I was caught by surprise when Daylight Saving Time ended this weekend but I’m thankful for the gift of time with an extra hour I didn’t know I had Sunday morning. Many jurisdictions have considered abandoning Daylight Saving Time, including the European Union. The EU Commission surveyed 4.6 million people and found that 84 percent called for ending the spring and autumn clock change.

That prompted the EU to do away with twice-yearly clock changes as of October 2019 and it has given member states until April 2019 to decide whether they’d permanently remain on winter or summer time.

Various parts of Canada and the United States do not observe Daylight Saving Time, including:

  • Most of the province of Saskatchewan
  • Peace River Regional District, B.C.
  • Fort Nelson, B.C.
  • Creston, B.C.
  • Pickle Lake, Ont.
  • New Osnaburgh, Ont.
  • Atikokan, Ont.
  • Quebec’s north shore
  • Arizona
  • Hawaii

I don’t have a strong opinion about observing Daylight Saving Time or not, but I feel like everyone should be on the same page and either adopt it or not.

Daylight Saving Time

I had a hard enough time last month trying to schedule a conference call in MST with someone in EST while I was travelling in PST. My Outlook calendar was just as confused as me and the poor guy from Ontario. I can’t imagine the chaos when more (but not all) provinces and countries decide to end Daylight Saving Time.

This Week’s Recap:

On Monday we had a guest post from Dale Roberts at Cut The Crap Investing who shared some year-end tax traps to avoid for mutual fund investors.

And on Wednesday I reviewed CoPower Green Bonds and their 6-year bond that pays a fixed return of 5 percent.

Next week I’ll have a piece on Financial Literacy Month and also look at the best options for high interest savings accounts in Canada.

Promo of the Week:

Here’s a great one. The cash back king, Scotia Momentum Visa Infinite, is offering an incredible 10%(!) cash back on everyday purchases for three months (up to $200 earned), plus your first year annual fee waived.

Best to apply for this one through Great Canadian Rebates and earn an additional $55 in cash back rebates from GCR. That’s a total of $255 in cash back for free if you can reach $2,000 in spending in three months.

Speaking of cash back, don’t forget to stop by Ebates.ca and Great Canadian Rebates this holiday season so you can earn cash back bonuses and discounts on your online shopping.

Weekend Reading:

Questrade rebranded its robo-advisor platform from Portfolio IQ to Questwealth and in the process dropped its management fee to an industry leading 0.25 percent. That all sounds great, but I’m skeptical of Questrade’s insistence on using actively managed investment strategies in its portfolios.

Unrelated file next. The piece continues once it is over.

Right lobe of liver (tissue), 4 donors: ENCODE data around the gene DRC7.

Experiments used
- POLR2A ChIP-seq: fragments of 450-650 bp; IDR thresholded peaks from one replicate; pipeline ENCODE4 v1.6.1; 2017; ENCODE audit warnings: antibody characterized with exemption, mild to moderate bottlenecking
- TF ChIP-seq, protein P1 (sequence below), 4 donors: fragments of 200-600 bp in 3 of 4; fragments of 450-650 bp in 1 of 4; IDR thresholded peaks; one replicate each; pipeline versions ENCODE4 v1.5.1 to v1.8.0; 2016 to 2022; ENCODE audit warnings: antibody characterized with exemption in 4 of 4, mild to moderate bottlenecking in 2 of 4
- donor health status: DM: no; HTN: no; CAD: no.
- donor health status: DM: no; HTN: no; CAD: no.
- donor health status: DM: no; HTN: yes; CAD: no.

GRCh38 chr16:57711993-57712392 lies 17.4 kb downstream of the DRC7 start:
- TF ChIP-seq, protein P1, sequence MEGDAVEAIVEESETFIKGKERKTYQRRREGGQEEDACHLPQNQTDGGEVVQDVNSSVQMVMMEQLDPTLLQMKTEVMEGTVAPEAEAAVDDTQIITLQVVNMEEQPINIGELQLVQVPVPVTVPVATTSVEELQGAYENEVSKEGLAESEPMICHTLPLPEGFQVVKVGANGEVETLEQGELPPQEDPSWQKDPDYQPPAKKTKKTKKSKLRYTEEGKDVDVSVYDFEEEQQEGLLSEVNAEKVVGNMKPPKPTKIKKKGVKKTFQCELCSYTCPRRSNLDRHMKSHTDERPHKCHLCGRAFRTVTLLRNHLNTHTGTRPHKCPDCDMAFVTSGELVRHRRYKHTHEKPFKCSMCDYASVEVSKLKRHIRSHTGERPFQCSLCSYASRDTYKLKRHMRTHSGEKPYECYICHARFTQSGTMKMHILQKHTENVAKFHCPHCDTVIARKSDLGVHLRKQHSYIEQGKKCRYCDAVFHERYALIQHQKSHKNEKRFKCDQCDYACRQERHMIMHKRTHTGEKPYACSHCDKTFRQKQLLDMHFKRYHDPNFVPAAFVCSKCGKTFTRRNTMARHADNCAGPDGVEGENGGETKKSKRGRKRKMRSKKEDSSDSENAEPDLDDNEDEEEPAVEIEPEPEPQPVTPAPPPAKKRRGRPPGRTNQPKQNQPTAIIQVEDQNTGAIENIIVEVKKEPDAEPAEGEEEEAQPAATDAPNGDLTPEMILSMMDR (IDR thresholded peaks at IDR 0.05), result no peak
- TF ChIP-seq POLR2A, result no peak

Some old pieces of financial wisdom aren’t as helpful as they used to be. Here are the new rules of personal finance.

The Bank of Canada wants rates back to normal – here’s what that means for your mortgage, line of credit.

Squawkfox Kerry Taylor says debt builds when we turn to thinking instead of doing.

Millionaire Teacher Andrew Hallam says that when stocks drop, the biggest threat is the person you face in the mirror:

“Plenty of people fear stock market drops, especially new investors.  When stocks fall, many people sell.  Plenty of others cease to add fresh money.  They stop contributing to their investments.  They choose to wait until things return to normal.  But this is as crazy as eating sand for breakfast– because market drops are normal.”

Jason Heath shares how single seniors can plan for retirement.

Michael James on Money reviews the excellent Fred Vettese book, Retirement Income for Life.

Think saving for old age can’t be fun? Try making a game of it.

Jamie Golombek explains how to ensure you take advantage of all the tax benefits that come with being a landlord.

Consumer advocate Ellen Roseman says getting repairs made under warranty shouldn’t be so draining.

Dale Roberts also looks at CoPower Green Bonds. Changing your portfolio one LED light bulb at a time: Getting your investments into the green.

Finally, a shocking look at pro sports charities hoarding cash and overspending on fundraising. The Calgary Flames Foundation was particularly bad, donating a dismal 30 cents for every dollar raised. They also have $8 million in reserves despite spending less than $2 million a year on charitable giving.

Have a great weekend, everyone!

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